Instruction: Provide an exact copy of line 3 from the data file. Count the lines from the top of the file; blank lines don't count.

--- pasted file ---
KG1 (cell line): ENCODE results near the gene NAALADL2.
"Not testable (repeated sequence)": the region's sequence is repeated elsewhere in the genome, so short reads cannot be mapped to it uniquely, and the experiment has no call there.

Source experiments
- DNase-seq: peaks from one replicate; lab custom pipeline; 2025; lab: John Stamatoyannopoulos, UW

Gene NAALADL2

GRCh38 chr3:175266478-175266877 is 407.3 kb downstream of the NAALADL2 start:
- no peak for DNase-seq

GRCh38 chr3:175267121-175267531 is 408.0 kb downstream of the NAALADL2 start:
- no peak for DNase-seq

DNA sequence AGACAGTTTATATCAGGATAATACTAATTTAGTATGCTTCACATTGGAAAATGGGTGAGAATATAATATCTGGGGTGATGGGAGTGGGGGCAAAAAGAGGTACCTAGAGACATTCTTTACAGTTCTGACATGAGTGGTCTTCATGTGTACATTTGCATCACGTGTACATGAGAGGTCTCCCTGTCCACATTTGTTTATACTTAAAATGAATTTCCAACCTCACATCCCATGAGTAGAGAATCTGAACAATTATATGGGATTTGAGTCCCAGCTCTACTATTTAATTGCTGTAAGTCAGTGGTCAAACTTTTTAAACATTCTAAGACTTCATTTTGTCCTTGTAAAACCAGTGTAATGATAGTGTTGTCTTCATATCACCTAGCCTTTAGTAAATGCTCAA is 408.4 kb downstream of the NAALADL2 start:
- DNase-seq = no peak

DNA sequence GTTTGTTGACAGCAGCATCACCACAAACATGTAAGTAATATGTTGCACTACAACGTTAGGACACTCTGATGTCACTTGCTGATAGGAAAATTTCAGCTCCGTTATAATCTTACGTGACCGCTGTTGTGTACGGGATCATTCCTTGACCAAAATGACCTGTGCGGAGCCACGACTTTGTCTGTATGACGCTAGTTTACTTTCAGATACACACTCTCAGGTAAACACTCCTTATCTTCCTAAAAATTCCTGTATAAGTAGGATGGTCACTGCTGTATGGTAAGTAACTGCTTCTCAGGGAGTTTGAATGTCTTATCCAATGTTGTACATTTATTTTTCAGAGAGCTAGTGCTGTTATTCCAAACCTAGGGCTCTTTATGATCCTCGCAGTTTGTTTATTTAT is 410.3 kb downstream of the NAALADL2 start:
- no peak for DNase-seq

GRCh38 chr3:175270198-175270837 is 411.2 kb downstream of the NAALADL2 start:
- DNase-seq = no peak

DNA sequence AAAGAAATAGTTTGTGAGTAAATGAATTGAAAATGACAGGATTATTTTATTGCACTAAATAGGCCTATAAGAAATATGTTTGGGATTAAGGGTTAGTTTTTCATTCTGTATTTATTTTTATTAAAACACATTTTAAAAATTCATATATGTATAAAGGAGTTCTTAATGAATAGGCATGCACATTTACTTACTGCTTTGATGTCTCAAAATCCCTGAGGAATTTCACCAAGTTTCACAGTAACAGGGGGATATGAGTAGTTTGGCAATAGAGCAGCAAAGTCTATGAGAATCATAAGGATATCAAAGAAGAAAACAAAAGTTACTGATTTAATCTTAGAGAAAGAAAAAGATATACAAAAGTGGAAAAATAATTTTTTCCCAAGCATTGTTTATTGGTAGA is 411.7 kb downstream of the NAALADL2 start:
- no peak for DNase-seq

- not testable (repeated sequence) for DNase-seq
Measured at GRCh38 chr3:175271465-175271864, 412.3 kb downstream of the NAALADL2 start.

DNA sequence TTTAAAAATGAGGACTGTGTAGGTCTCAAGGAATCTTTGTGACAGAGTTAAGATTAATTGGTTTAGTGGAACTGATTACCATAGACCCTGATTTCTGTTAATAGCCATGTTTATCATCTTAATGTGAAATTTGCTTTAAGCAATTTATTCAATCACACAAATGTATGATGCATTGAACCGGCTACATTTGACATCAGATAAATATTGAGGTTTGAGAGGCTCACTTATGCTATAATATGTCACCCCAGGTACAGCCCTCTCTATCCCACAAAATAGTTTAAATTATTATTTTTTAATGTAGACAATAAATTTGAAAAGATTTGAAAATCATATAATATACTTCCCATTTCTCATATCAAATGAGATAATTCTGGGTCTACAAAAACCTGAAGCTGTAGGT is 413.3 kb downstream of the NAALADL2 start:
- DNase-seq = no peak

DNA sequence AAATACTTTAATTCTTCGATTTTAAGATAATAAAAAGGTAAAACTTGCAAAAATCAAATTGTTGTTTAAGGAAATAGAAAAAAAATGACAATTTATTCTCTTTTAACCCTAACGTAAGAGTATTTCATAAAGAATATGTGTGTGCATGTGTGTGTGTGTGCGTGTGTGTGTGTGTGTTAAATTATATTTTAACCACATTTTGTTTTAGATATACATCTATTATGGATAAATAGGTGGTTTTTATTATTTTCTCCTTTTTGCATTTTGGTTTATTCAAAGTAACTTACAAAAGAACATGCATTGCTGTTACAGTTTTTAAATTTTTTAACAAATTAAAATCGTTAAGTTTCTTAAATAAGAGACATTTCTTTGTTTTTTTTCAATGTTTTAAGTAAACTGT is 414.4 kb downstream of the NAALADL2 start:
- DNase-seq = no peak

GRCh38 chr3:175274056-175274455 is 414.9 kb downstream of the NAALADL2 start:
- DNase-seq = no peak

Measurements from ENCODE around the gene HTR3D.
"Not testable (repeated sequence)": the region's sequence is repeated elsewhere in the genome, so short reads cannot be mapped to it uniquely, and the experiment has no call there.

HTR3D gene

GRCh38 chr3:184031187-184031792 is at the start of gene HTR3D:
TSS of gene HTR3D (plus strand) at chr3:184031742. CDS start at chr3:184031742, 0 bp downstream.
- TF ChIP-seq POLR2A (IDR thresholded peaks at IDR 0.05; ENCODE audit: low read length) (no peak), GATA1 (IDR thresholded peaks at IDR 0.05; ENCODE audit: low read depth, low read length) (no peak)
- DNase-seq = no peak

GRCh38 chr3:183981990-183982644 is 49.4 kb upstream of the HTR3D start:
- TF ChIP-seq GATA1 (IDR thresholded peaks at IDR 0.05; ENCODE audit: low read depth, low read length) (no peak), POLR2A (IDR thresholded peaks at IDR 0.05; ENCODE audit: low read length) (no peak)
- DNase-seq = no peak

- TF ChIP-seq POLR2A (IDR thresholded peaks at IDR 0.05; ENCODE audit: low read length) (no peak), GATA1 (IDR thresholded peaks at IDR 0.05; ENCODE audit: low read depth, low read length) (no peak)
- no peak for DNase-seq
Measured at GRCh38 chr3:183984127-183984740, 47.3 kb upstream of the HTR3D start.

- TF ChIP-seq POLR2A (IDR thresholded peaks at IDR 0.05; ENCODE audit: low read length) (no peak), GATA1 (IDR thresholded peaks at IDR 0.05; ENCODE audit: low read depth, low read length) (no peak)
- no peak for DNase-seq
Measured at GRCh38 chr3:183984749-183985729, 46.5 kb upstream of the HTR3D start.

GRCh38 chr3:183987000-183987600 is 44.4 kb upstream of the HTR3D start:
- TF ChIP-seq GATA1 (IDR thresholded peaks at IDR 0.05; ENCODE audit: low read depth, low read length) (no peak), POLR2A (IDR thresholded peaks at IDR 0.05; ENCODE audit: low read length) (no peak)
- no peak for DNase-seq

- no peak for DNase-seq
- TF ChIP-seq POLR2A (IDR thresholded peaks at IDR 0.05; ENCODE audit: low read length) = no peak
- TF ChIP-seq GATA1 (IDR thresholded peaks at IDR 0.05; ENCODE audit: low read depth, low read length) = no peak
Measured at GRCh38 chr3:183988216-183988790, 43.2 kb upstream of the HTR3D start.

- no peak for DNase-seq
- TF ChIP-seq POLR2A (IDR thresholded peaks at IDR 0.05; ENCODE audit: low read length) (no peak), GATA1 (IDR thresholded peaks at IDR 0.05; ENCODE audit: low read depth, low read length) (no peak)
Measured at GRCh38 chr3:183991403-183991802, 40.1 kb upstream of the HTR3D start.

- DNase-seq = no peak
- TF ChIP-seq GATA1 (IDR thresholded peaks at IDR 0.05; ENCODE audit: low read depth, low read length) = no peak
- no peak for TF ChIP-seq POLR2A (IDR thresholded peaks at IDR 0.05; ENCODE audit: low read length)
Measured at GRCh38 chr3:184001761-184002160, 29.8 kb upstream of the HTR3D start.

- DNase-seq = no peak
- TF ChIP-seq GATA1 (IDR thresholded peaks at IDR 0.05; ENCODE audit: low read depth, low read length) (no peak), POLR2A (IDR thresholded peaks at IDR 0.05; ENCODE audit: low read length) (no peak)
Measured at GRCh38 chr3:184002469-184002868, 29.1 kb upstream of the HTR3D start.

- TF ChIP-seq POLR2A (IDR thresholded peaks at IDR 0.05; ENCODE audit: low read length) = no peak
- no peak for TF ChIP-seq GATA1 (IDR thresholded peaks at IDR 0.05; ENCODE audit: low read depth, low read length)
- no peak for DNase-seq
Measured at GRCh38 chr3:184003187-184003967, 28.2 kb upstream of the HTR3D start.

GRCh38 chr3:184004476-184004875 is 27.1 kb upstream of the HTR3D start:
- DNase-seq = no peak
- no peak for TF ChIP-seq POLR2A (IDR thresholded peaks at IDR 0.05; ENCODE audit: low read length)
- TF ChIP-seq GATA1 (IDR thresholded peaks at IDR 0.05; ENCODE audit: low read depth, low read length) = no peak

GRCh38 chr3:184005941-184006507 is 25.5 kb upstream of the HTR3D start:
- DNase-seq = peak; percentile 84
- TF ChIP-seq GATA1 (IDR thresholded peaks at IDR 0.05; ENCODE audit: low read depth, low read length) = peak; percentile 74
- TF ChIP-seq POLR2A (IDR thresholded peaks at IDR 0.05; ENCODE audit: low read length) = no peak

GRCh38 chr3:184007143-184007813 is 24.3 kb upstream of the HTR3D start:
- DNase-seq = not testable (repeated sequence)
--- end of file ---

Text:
Source experiments